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|Spanish to English translations [PRO]|
Social Sciences - Social Science, Sociology, Ethics, etc. / Susan Sontag quote
|Spanish term or phrase: si hay sangre, va en cabeza|
|The above is a quote from Susan Sontag's work "Regarding the Pain of Others" (2003). I cannot find it and was wondering whether anyone had a copy of this, as it cannot be accessed via Google books, or if it rang any bells. The context is TV violence, so basically, if there is blood and gore, it will be given priority and shown first.|
I have a long deadline on this, so there is no rush.
51 mins confidence:
36 mins peer agreement (net): +1
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|Reference: Some references, Nikki!|
Nikki, you can flip through this and see if you see the quote you need (certain pages are available, but not all) http://www.amazon.com/Regarding-Pain-Others-Susan-Sontag/dp/...
http://caosmosis.acracia.net/wp-content/uploads/2006/12/sont... de Aurelio Major
Ser espectador de calamidades que tienen lugar en otro país es una experiencia intrínseca de la modernidad, la ofrenda acumulativa de más de siglo y medio de actividad de esos turistas especializados y profesionales llamados periodistas. Las guerras son ahora también las vistas y sonidos de las salas de estar. La información de lo que está sucediendo en otra parte, llamada «noticias», destaca los conflictos y la violencia —«si hay sangre, va en cabeza», reza la vetusta directriz de la prensa sensacionalista y de los programas de noticias que emiten titulares las veinticuatro horas—, a los que se responde con indignación, compasión, excitación o aprobación,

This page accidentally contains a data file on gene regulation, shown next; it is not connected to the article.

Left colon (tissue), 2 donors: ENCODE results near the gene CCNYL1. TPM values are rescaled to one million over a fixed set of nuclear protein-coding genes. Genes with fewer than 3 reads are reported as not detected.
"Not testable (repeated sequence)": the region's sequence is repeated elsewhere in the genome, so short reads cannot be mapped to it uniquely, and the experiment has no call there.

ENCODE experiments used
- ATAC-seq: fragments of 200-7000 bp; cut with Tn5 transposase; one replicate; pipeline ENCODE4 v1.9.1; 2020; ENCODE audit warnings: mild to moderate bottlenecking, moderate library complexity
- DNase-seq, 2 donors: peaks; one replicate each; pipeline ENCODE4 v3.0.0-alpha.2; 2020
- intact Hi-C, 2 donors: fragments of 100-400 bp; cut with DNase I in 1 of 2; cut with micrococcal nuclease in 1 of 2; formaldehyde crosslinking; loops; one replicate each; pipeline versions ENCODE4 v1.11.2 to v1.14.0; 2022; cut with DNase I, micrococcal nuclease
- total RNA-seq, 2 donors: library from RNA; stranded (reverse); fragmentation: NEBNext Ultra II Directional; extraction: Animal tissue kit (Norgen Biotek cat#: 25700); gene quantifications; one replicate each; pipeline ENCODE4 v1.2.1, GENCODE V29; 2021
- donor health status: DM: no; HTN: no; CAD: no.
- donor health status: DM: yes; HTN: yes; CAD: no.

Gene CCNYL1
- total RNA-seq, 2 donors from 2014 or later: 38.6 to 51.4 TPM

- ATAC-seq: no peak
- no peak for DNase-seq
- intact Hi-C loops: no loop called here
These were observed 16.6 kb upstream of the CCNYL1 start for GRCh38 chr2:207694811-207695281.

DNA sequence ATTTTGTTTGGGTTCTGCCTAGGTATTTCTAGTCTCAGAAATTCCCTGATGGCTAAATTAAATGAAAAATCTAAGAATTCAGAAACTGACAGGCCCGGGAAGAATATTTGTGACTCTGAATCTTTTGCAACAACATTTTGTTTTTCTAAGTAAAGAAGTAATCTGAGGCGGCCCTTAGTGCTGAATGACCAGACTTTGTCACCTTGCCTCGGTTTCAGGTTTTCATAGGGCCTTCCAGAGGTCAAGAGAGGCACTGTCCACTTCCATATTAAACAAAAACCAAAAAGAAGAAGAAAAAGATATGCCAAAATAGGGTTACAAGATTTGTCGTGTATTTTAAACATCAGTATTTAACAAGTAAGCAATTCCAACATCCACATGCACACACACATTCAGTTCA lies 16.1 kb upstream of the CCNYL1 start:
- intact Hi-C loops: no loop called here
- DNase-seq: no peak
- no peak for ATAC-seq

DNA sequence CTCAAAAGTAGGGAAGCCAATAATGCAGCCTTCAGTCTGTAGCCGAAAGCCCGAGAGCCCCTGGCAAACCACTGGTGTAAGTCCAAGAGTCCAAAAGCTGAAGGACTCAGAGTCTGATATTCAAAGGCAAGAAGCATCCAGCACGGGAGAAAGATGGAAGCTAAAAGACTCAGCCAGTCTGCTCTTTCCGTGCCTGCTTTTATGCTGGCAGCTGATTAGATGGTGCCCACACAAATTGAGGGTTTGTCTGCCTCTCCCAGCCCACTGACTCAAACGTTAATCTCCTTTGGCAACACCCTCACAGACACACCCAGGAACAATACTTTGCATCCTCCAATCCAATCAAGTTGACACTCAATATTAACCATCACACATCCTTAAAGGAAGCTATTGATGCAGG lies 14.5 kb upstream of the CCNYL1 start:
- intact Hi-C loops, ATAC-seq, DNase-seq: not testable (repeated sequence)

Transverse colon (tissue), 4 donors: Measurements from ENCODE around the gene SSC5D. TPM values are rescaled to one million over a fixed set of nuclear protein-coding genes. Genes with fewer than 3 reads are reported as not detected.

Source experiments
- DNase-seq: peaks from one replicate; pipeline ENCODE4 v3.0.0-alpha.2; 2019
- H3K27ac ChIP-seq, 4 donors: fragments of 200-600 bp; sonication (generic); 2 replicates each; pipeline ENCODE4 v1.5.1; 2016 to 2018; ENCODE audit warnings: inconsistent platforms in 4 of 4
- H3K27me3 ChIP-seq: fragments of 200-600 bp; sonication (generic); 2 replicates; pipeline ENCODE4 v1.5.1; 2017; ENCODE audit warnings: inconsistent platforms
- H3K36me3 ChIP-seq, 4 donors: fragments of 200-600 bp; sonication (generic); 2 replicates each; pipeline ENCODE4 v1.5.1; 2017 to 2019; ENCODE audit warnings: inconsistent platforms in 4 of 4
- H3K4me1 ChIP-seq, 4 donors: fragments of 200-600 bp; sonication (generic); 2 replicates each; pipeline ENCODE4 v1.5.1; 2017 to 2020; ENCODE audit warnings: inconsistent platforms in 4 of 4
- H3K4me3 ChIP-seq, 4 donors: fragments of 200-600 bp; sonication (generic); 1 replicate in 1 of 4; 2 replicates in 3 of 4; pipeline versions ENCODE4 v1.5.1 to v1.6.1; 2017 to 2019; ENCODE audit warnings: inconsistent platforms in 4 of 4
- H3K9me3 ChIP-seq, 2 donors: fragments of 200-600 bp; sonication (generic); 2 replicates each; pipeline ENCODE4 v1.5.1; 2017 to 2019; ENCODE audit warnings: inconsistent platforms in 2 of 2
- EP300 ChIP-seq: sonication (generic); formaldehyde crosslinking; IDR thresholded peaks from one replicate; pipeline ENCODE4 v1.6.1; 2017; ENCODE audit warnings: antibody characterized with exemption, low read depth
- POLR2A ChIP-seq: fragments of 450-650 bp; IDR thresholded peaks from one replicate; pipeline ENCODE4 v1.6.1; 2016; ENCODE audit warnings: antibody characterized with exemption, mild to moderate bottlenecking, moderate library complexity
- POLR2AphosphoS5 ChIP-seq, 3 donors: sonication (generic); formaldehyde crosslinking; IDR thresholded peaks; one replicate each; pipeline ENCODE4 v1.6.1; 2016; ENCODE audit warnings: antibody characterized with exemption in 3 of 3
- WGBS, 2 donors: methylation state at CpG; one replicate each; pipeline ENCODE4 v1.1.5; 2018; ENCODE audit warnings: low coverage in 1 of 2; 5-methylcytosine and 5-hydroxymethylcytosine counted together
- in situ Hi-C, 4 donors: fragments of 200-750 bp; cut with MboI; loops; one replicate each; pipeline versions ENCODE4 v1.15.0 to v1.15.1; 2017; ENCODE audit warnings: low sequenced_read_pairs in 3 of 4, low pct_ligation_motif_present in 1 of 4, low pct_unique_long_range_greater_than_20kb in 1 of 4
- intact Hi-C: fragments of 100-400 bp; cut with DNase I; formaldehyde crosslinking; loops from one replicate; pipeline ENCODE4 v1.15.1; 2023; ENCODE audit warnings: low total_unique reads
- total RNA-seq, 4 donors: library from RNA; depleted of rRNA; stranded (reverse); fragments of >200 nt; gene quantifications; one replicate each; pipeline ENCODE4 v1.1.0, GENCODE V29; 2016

mientras cada miseria se exhibe ante la vista.
The mechanical reproduction of images, Sontag explained, leveled all images, thus making them all equal. However, in her 2003 book Regarding the Pain of Others, published as the Iraq war was ramping up, she reversed this position, allowing that images of violence could—and perhaps should—sometimes mobilize activism.
Tarantino's work is about the flood of images that Sontag described. With his unique brand of postmodern pastiche, he weaves allusions to countless examples of film history. In particular, he has made a career out of a deep love of exploitation movies. He has also shown a predilection for films that portray extreme forms of gore and violence. The crucial question is: are his films actually exploitive insofar as they efface the sanctity of victims of violence or foreclose the possibility of documenting their suffering. Does Inglourious Basterds exploit the real suffering of Holocaust victims or the American soldiers who died in WWII? The answer is rather complicated.
Nikki, there is an excerpt here:
Note added at 1 hr (2010-12-07 15:58:42 GMT)
Glad you found what you needed (If it bleeds, it leads). Good luck!
| Taña Dalglish|
Works in field
Native speaker of: English
PRO pts in category: 16
|Note to reference poster|
|Asker: Thanks for your help and your support|
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|Changes made by editors|
|Dec 12, 2010 - Changes made by Nikki Graham:|
|Created KOG entry||KudoZ term » KOG term|| |
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